Brought to you by Jo Galloway.

Materials in a Mobile Phone

Almost everyone has a mobile phone. They have become even more important recently for staying in contact with friends, playing games and even keeping up to date with school work especially during lockdown.

But what is your phone made of, and how do these components work?

Your body is made up of about 24 different elements that work together to make you but your mobile phone is even more complicated as it contains more than 38 different elements many of which are much harder to find on Earth than the ones that are inside you.

This video shows how some of these rare elements are used to build the components of our mobile phones, and explains how these components work to build touchscreens, vibrating motors and cameras.

You’ll learn:

  • How the colours that light up your phone screen display work with the help of polarisation, electricity and liquid crystals.
  • The way the screen senses touch using light transparent conductive coatings.
  • How a neodymium magnet makes your phone vibrate.
  • What the lenses in your camera are made of and how this focusses light onto a light sensitive detector.

Prefer to skip through?

  • 0:00-03:50 – Introduction
  • 03:50-06:50 – What is a phone made of? > 38 common and uncommon elements that are used to make a mobile phone on the periodic table.
  • 06:50-11:50 – The screen. Optical microscopy of the pixels in white light and individual colours.
  • 11:50-14:30 – Shuttering and how the pixels work. Polarisation of light.
  • 14:30-21:50 – Liquid crystals. Optical microscopy of crystals in between crossed polars, a liquid crystal molecule.
  • 21:50-27:40 – Putting it all together in your phone screen. Sandwich construction from bottom up = light source, polariser, liquid crystal, crossed polariser. Effect of electricity on liquid crystal in pixels and how that affects light.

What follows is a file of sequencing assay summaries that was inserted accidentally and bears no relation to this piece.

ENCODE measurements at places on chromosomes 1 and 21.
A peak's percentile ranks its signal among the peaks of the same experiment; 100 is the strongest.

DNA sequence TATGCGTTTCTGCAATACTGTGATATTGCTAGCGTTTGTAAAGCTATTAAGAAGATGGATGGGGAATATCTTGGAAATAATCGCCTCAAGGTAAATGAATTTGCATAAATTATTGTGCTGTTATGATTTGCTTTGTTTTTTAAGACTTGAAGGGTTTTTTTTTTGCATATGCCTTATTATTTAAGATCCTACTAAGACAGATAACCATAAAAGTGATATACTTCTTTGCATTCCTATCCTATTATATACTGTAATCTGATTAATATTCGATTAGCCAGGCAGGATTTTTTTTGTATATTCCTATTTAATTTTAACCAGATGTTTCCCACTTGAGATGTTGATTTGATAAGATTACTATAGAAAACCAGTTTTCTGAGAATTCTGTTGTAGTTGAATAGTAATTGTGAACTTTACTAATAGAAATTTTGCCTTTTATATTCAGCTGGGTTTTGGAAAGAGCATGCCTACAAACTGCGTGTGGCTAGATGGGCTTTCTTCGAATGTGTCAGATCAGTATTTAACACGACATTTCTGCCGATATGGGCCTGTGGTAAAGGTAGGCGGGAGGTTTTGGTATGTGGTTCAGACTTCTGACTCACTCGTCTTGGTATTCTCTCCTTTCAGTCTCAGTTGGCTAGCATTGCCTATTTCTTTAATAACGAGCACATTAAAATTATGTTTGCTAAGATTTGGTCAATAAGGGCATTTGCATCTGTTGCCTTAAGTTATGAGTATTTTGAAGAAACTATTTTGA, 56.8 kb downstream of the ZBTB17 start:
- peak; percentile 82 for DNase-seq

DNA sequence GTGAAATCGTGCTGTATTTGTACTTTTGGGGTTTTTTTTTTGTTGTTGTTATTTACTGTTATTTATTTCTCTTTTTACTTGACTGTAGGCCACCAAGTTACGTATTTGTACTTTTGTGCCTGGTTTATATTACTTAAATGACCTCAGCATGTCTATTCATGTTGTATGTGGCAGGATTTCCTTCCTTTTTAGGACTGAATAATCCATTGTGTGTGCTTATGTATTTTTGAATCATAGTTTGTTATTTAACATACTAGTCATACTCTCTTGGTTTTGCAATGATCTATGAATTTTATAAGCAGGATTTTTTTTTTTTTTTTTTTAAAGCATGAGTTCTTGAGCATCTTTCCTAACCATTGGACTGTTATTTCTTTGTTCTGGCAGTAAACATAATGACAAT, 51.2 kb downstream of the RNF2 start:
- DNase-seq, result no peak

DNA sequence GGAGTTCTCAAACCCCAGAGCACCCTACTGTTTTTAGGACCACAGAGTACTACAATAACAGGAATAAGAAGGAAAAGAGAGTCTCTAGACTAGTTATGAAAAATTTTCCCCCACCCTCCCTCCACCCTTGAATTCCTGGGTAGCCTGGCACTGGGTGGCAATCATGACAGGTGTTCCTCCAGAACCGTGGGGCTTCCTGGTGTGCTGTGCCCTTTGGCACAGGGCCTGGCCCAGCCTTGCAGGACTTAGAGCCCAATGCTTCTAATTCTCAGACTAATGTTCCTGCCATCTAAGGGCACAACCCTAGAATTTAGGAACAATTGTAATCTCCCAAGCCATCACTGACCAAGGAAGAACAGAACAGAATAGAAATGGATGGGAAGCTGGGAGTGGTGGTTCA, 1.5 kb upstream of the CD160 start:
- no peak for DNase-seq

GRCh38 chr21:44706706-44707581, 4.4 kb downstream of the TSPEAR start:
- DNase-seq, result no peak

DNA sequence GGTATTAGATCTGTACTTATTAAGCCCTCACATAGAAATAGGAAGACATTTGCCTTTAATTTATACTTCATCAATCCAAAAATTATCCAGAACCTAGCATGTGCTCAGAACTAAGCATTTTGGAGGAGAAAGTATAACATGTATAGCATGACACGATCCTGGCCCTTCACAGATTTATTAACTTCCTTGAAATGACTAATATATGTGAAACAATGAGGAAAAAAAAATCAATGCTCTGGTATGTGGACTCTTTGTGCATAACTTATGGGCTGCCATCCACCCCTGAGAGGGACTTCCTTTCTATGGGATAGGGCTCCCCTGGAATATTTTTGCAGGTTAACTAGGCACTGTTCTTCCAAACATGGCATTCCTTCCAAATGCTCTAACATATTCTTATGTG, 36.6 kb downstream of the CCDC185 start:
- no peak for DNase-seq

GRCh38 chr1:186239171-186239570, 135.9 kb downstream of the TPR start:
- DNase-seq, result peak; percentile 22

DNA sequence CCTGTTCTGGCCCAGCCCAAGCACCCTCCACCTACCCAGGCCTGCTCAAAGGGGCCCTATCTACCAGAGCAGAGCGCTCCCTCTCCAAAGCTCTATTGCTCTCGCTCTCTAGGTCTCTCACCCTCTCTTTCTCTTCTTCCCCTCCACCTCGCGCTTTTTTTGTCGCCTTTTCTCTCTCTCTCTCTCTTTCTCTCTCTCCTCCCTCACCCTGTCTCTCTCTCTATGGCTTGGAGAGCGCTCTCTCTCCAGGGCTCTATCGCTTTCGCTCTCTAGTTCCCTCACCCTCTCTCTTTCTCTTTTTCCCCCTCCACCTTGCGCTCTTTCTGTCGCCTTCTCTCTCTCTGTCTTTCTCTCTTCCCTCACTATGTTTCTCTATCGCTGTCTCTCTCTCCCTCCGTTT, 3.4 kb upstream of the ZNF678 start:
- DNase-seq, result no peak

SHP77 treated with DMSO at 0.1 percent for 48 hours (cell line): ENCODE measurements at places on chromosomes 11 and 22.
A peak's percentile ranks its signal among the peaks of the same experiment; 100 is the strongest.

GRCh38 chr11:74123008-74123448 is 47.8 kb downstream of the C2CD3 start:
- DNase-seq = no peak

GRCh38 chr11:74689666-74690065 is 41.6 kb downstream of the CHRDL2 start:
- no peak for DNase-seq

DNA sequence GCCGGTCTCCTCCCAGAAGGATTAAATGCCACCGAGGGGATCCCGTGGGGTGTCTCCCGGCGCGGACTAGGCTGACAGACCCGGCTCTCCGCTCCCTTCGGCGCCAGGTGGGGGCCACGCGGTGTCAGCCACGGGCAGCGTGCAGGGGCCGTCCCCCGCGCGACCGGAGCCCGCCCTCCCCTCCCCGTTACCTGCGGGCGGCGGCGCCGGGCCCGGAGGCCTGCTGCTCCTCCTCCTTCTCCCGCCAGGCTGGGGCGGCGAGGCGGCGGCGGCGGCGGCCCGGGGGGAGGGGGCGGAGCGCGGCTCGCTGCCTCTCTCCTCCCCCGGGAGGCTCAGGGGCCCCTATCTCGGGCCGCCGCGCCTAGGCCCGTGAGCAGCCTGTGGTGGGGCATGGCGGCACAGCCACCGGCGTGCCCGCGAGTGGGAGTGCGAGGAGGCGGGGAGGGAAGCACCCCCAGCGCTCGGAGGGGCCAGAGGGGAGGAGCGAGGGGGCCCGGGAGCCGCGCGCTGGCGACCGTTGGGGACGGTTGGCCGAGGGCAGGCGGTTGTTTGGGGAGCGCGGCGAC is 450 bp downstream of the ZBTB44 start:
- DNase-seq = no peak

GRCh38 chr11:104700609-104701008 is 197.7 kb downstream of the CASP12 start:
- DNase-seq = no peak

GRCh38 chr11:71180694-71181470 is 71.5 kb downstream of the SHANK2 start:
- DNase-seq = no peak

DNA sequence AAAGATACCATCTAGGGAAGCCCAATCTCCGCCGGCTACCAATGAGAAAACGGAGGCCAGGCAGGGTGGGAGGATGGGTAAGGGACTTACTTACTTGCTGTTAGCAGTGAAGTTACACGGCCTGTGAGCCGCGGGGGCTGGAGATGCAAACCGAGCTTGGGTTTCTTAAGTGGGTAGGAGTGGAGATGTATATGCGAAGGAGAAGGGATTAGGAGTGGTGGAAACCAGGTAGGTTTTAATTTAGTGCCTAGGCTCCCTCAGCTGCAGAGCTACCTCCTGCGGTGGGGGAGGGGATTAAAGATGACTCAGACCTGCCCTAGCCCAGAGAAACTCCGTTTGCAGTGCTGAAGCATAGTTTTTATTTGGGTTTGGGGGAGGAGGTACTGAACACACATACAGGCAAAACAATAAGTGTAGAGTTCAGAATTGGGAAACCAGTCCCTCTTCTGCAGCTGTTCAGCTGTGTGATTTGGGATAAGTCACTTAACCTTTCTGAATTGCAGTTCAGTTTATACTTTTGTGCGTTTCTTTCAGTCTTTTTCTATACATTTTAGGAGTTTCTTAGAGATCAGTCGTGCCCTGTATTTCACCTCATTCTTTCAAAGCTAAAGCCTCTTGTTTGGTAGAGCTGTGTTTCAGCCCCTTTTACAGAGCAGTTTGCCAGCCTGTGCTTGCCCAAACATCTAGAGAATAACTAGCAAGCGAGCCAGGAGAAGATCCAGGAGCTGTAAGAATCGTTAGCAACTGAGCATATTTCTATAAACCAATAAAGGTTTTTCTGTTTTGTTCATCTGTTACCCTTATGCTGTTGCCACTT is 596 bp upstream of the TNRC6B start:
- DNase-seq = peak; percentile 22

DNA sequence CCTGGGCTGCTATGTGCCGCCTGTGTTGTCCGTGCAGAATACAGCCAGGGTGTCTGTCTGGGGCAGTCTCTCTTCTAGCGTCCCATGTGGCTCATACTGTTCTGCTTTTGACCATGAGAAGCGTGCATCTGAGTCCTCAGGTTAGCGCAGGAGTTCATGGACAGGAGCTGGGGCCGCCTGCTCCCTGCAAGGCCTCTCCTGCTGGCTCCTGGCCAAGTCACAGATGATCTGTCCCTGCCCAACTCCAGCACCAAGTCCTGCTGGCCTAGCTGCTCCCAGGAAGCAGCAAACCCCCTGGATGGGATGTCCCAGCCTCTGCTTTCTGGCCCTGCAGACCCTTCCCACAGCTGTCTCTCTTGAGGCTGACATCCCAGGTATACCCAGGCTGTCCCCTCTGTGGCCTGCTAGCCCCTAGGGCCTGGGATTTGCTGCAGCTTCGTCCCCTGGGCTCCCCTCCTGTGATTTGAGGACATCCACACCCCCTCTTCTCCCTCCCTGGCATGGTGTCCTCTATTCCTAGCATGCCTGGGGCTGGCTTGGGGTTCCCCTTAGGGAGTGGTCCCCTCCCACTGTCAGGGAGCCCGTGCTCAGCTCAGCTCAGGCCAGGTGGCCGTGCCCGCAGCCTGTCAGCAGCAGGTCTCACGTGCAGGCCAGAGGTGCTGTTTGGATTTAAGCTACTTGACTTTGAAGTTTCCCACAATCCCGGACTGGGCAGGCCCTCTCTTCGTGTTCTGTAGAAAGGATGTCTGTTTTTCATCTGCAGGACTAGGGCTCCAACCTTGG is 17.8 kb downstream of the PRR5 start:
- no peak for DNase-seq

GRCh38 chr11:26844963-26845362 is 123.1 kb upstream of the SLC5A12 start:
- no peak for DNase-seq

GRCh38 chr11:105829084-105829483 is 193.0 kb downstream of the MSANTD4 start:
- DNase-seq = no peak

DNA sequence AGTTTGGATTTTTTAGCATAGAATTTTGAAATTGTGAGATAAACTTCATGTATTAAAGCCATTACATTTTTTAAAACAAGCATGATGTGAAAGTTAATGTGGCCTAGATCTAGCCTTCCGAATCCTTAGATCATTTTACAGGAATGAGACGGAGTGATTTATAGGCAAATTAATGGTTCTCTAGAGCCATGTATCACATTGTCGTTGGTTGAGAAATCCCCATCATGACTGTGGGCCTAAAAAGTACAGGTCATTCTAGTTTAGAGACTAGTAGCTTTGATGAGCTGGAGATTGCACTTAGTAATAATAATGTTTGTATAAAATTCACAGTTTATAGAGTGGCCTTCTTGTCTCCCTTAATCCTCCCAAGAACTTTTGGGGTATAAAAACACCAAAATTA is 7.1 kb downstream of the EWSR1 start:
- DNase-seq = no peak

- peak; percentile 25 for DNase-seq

• 27:40-28:30 – Polarising sunglasses. Stop you seeing a screen well because of polarising lenses.
  • 28:30-35:25 – Touch sensitive screen. Capacitive touch sensitivity / detectors in optically transparent yet conductive indium tin oxide.
  • 35:25-40:20 – Vibration alert motor. Neodymium electromagnet and some coils of wire. Applying current makes a magnetic field that spins the part of the device that contains the coils, making the vibration.
  • 40:20-41:50 – Phone camera. Lens system contains a coil of copper wire and neodymium magnets to focus light on the CMOS (complementary metal-oxide semiconductor) light sensitive detector.
  • 41:05-48:08 – Wrapping up, thank yous and Q & A.


Polarisation – light waves are passed through parallel slots in a grating to only let light waves with one direction pass through.

Liquid crystal – molecules that have sections that are rigid and can form ordered crystals and sections that are flexible so they can behave like liquids.

Capacitance – touching a conductive material changes how much electric charge that material can hold. Our mobile phone detects these changes to detect when and where we touch the screen.

Neodymium magnet – a strong electromagnet that is really quick to switch on and off, but relies on a rare element (neodymium).


Further Info

For Teachers: For more information about using this resource in the classroom click here (downloadable pdf).

For Families: For more information about how you can use this resource in the home click here (downloadable pdf).

For a nice infographic about materials in a smartphone follow this link: The Chemical Elements of a Smartphone – Compound Interest (